Yellow-shouldered Blackbird / Photo by Mike Morel (USFWS)
Birds and birding news
- The bird-related story of the week has been the mass deaths of birds at multiple locations. Aside from the deaths in Arkansas and Louisiana that I mentioned earlier in the week, flocks of dead birds were found in Sweden, Kentucky, Tennessee, and Texas. Here is more on the fireworks explanation for the Arkansas deaths. Wildlife biologists on the upper Mississippi River see such mass deaths regularly. Audubon is monitoring the situation. Several blog posts related to the bird death reports are linked below. These stories – especially if some of the events were caused by fireworks – ought to make us think more carefully about how our activities affect birds. As several bloggers pointed out, birds hit things like buildings, power lines, radio towers, etc. all the time, but their deaths usually go unnoticed because they happen one at a time instead of all at once.
- Discounts are available for eBird users who want to subscribe to Birds of North America, the CLO's comprehensive encyclopedia of North American birds.
- Harpy Eagles are nesting in Belize for the first time in 60 years. The species was mostly extirpated from Central America due to habitat degradation and hunting, but conservation efforts are bringing it back.
- Yellow-eared Parrots, once considered extinct, have reached their highest population level since the species was rediscovered in 1998. The parrots live in a mountainous area of Colombia.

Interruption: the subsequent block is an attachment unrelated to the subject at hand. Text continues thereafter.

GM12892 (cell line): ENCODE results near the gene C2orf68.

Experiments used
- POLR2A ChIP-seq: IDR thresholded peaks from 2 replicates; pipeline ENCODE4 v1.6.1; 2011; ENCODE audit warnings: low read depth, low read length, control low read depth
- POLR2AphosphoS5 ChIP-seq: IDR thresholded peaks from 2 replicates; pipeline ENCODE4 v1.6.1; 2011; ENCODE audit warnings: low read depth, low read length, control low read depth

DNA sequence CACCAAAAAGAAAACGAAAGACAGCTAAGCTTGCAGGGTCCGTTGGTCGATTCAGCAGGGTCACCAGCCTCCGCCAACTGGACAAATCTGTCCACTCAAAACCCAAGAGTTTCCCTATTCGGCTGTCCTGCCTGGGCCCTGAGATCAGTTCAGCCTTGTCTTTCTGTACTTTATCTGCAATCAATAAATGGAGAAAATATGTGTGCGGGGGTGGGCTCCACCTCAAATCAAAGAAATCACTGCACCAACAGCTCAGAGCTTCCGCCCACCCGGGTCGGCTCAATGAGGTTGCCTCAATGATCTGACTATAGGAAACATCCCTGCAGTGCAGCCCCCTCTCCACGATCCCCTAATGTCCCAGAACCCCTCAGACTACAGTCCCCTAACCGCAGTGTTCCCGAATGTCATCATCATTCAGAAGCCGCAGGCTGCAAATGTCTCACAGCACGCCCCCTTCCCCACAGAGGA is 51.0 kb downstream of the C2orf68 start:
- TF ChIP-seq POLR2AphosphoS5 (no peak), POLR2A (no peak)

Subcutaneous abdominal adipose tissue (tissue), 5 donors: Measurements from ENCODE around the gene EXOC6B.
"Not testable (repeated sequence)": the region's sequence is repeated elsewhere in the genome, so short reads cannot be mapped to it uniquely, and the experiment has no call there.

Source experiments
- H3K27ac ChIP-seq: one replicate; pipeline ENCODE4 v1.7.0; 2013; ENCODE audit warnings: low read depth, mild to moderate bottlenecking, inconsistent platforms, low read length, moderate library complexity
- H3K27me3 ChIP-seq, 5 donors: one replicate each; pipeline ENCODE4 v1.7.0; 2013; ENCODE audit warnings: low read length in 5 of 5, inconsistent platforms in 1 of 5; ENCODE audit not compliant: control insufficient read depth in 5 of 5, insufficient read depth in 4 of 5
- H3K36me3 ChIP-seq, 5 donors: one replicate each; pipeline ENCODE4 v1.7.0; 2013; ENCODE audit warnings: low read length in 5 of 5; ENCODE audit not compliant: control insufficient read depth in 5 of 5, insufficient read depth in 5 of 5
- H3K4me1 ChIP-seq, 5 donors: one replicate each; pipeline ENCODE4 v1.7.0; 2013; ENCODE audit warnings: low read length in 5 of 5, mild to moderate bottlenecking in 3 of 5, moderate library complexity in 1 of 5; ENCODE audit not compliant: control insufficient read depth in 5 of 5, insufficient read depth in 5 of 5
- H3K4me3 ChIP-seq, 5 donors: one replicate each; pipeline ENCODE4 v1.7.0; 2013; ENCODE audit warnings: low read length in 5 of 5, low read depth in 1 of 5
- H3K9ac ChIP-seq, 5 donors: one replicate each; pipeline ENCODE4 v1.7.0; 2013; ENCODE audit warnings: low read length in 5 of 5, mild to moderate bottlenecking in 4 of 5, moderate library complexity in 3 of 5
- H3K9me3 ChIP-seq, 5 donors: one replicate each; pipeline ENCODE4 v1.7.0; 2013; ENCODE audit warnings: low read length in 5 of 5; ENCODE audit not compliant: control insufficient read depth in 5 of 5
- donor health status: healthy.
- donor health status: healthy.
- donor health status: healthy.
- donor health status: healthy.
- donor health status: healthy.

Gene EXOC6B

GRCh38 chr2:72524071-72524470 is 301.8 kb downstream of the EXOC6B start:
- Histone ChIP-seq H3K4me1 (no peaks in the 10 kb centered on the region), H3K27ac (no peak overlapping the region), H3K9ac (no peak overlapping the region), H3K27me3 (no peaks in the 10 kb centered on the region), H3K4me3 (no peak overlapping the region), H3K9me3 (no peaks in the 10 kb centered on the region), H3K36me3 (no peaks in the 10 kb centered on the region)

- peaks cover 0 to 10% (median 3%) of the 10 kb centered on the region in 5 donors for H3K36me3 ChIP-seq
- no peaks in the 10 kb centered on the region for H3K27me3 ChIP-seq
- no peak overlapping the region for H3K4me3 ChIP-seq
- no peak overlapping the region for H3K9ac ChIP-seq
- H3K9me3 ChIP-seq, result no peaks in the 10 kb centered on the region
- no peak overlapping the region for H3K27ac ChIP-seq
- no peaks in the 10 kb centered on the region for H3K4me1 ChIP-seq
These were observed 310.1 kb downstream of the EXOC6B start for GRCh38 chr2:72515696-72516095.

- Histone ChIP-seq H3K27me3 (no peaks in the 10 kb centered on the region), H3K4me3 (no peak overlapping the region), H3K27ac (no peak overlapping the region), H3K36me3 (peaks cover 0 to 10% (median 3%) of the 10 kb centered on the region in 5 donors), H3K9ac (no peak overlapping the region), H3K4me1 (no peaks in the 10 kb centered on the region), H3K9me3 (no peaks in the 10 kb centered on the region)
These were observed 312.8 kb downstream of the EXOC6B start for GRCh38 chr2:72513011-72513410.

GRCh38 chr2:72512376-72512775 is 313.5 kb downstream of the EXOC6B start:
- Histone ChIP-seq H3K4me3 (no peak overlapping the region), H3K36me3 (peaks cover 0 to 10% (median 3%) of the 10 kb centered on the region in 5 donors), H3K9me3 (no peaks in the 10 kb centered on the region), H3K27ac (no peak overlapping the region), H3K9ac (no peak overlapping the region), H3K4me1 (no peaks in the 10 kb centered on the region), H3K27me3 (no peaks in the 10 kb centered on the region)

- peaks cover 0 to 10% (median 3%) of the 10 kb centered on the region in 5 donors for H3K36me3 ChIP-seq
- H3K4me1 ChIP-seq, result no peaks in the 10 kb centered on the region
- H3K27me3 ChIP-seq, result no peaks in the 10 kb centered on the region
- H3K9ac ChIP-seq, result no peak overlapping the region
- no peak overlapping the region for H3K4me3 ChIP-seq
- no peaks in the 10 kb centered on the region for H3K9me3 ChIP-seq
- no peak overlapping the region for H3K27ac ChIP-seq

- Black-legged Kittiwakes winter on the eastern side of the Atlantic if they have successful breeding seasons, but poor breeding seasons bring them to the western Atlantic.
- Feathers and Flowers: Blackbirds in the Dead of Night [Mortality]
- Birdchick: Bird Die Offs
- Peregrine's Bird Blog: Dead Birds Falling from the Sky and Fireworks
- Round Robin: Radio Interview About Dead Blackbirds
- Laelaps: The Fightin' Ibis: Xenicibis and Evolution's Arrow
- 10,000 Birds: Dreaming of a White CBC
- View from the Cape: Le Conte's Sparrow I.D. (!)
- Most of the methane released during BP's gulf oil spill was eaten by bacteria.
- A report concludes that the Deepwater Horizon explosion and subsequent spill could have been prevented, but that cost-cutting shortcuts used by the companies decreased the safety of the drilling operation. The safety problems are likely to recur without serious reform of the drilling industry.
- U.S. bumble bee populations have declined significantly in recent decades. The declines appear to be related to a pathogen transferred from captive to wild populations.
- Pennsylvania's fracking industry could threaten water supplies; the state allows the industry to dump its toxic wastewater into nearby streams and rivers that supply water to millions of people. Fracking is a method for extracting natural gas from shale.
- Very few coal mines are redeveloped or restored, contrary to the claims of mountaintop removal mining supporters.